Written by  :  Simon Haller (17)
Written on  :  Apr 25, 2004
Platform  :  DOS
Rating  :  4 Stars4 Stars4 Stars4 Stars4 Stars

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Summary

A Quintessential Bridge

The Good

Warlords I was a near perfect game. It was funny. It had massive variety in units and racial abilities (Elves moved better in the woods...). Different cities produced units, say cavalry, better than others, or cheaper than others. Leaders could explore ruins and if they survived, return with Dragons or obscene amounts of Gold. Units could be blessed at one of four different altars (Control of the Altar was therefore strategic. The Map was not random, but well planned. In its first dozen or so plays, we utterly forgot Empire ever existed.

The graphics folks used dithering in this game to greatly improve the realism level over earlier efforts by game designers. While I'm pretty sure this was a 16 color game, it appeared to use many more colors than 16.

This was the first game I'd played that required a mouse. I remember teaching my roommate how to double click.

One thing I loved was when the AI would explore someplace and get a stack of dragons, which it would then use to fly around the map razing cities. Once it lost a dragon, that stack would stay where it landed forever.

Oh yeah, you could stack units in this game, and the units affected each other's performance. So, start with a stack of Loran wolf riders, bless them four times prior to use, stack them with a hero and some demons, and you were ready to go after Lord Bane...or stack a hero on some griffens and you could fly. Wizards moved 50 (Shadowfax???). If you razed a city, you got some wild sounds from your PC's built in speaker--this was before the soundblaster card was expected to be on a PC. This game had a fabulous number of new ideas, many of which have yet to find their way to even today's turn based favorites.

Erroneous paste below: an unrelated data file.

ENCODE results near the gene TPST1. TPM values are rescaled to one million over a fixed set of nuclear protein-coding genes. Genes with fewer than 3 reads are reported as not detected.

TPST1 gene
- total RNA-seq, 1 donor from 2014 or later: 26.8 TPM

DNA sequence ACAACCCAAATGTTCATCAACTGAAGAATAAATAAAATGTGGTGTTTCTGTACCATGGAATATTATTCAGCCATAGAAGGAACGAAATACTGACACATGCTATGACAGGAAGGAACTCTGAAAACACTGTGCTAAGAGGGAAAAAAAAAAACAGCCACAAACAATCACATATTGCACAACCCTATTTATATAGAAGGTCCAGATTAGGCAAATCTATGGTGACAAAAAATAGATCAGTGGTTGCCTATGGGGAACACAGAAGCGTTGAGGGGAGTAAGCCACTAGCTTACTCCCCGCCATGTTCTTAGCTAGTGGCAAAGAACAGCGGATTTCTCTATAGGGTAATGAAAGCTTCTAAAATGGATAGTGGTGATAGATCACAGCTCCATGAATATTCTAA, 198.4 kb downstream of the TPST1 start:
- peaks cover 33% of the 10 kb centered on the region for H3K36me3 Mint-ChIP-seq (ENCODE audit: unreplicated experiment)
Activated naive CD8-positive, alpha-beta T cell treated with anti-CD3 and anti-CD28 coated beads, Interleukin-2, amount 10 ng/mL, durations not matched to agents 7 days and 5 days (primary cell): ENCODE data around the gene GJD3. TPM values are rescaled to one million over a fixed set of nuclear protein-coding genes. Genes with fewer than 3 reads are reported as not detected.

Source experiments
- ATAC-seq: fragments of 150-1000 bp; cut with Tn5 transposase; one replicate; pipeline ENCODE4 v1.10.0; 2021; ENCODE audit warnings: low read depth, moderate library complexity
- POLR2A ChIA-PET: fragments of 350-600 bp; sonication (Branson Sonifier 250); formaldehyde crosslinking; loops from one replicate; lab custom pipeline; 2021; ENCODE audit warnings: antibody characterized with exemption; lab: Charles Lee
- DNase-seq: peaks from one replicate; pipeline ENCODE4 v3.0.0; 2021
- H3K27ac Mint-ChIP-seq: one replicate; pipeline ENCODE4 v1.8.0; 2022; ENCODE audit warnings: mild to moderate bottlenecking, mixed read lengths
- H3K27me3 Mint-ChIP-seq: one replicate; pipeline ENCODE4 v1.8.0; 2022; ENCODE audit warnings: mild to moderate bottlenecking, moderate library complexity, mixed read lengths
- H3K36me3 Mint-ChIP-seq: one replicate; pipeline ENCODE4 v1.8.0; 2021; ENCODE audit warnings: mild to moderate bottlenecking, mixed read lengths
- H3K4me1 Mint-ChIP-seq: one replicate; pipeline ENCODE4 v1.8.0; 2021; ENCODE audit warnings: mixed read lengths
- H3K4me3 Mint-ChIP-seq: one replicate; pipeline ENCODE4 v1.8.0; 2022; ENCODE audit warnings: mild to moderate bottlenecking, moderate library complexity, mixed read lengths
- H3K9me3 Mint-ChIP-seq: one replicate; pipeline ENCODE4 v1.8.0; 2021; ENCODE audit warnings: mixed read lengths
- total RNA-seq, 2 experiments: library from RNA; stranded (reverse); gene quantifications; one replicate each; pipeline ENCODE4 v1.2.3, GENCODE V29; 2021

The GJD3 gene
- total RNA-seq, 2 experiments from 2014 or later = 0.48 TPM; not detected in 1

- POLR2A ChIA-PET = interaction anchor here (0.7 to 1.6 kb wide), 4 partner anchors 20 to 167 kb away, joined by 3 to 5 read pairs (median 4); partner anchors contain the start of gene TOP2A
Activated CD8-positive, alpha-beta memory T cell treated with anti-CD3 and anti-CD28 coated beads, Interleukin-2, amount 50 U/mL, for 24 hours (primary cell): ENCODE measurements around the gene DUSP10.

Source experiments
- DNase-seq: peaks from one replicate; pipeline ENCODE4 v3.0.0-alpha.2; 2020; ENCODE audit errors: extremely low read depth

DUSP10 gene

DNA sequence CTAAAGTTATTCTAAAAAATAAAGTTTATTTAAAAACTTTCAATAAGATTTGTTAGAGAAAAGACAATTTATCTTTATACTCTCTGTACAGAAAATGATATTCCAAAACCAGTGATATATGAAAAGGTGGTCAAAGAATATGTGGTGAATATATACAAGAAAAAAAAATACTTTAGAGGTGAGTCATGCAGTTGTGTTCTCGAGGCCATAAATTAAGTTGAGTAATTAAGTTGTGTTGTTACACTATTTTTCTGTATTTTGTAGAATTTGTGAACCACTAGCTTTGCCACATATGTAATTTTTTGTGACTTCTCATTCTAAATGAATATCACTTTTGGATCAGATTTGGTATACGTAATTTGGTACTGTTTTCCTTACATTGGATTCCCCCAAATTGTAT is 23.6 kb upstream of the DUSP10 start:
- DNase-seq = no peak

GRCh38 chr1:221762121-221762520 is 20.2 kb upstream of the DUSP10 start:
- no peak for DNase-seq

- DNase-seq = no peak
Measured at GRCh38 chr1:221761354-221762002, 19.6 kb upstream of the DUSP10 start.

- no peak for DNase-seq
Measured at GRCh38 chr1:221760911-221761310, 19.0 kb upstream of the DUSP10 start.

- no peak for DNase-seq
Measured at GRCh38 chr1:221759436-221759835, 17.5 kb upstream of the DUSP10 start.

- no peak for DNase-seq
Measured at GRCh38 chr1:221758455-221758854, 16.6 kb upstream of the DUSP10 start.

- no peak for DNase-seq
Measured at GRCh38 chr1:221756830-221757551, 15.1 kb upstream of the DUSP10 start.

The Bad

For all the good work, Warlords, just like Interstel's Empire, failed to constrain unit production. Each turn took longer than the preceeding. Cities became more and more difficult to take, and I do not remember any multiplayer games ever being finished, even after weeks of get togethers. Nonetheless, Warlords is better fantasy game than can be created with the scenario editor of Civilization III.

The Bottom Line

This is still worth playing. I found Warlords I better (and far more stable) than later Warlords releases, and preferred the original map to any that I played in Warlords II, which incidentally, did have a great scenario editor). I have only just recently discovered that Warlords has had versions since version II. Yes, I am interested!